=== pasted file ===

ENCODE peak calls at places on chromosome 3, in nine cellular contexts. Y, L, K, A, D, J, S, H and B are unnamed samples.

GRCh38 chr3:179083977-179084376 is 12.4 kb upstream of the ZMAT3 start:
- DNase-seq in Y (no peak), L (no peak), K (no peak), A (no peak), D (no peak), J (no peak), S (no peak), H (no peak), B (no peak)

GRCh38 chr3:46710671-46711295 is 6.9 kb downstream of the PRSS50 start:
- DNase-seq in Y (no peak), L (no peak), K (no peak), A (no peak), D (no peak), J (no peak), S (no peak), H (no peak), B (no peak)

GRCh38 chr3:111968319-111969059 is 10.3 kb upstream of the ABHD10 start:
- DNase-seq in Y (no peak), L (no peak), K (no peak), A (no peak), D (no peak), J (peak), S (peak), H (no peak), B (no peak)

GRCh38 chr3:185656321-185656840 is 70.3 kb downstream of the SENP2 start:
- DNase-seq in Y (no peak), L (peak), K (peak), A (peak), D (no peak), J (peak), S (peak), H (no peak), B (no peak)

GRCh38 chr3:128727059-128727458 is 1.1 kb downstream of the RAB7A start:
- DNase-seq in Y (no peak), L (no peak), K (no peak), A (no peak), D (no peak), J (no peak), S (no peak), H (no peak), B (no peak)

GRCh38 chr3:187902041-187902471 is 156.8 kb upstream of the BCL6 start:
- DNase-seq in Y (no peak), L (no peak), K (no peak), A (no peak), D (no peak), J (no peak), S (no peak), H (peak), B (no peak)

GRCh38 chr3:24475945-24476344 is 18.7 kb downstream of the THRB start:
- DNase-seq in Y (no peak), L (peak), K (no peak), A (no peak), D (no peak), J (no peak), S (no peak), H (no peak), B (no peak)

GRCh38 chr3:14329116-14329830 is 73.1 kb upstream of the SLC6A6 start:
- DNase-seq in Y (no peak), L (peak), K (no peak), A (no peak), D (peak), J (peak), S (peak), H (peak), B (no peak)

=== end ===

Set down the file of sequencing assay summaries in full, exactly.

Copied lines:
ENCODE peak calls at places on chromosome 3, in nine cellular contexts. Y, L, K, A, D, J, S, H and B are unnamed samples.

GRCh38 chr3:179083977-179084376 is 12.4 kb upstream of the ZMAT3 start:
- DNase-seq in Y (no peak), L (no peak), K (no peak), A (no peak), D (no peak), J (no peak), S (no peak), H (no peak), B (no peak)

GRCh38 chr3:46710671-46711295 is 6.9 kb downstream of the PRSS50 start:
- DNase-seq in Y (no peak), L (no peak), K (no peak), A (no peak), D (no peak), J (no peak), S (no peak), H (no peak), B (no peak)

GRCh38 chr3:111968319-111969059 is 10.3 kb upstream of the ABHD10 start:
- DNase-seq in Y (no peak), L (no peak), K (no peak), A (no peak), D (no peak), J (peak), S (peak), H (no peak), B (no peak)

GRCh38 chr3:185656321-185656840 is 70.3 kb downstream of the SENP2 start:
- DNase-seq in Y (no peak), L (peak), K (peak), A (peak), D (no peak), J (peak), S (peak), H (no peak), B (no peak)

GRCh38 chr3:128727059-128727458 is 1.1 kb downstream of the RAB7A start:
- DNase-seq in Y (no peak), L (no peak), K (no peak), A (no peak), D (no peak), J (no peak), S (no peak), H (no peak), B (no peak)

GRCh38 chr3:187902041-187902471 is 156.8 kb upstream of the BCL6 start:
- DNase-seq in Y (no peak), L (no peak), K (no peak), A (no peak), D (no peak), J (no peak), S (no peak), H (peak), B (no peak)

GRCh38 chr3:24475945-24476344 is 18.7 kb downstream of the THRB start:
- DNase-seq in Y (no peak), L (peak), K (no peak), A (no peak), D (no peak), J (no peak), S (no peak), H (no peak), B (no peak)

GRCh38 chr3:14329116-14329830 is 73.1 kb upstream of the SLC6A6 start:
- DNase-seq in Y (no peak), L (peak), K (no peak), A (no peak), D (peak), J (peak), S (peak), H (peak), B (no peak)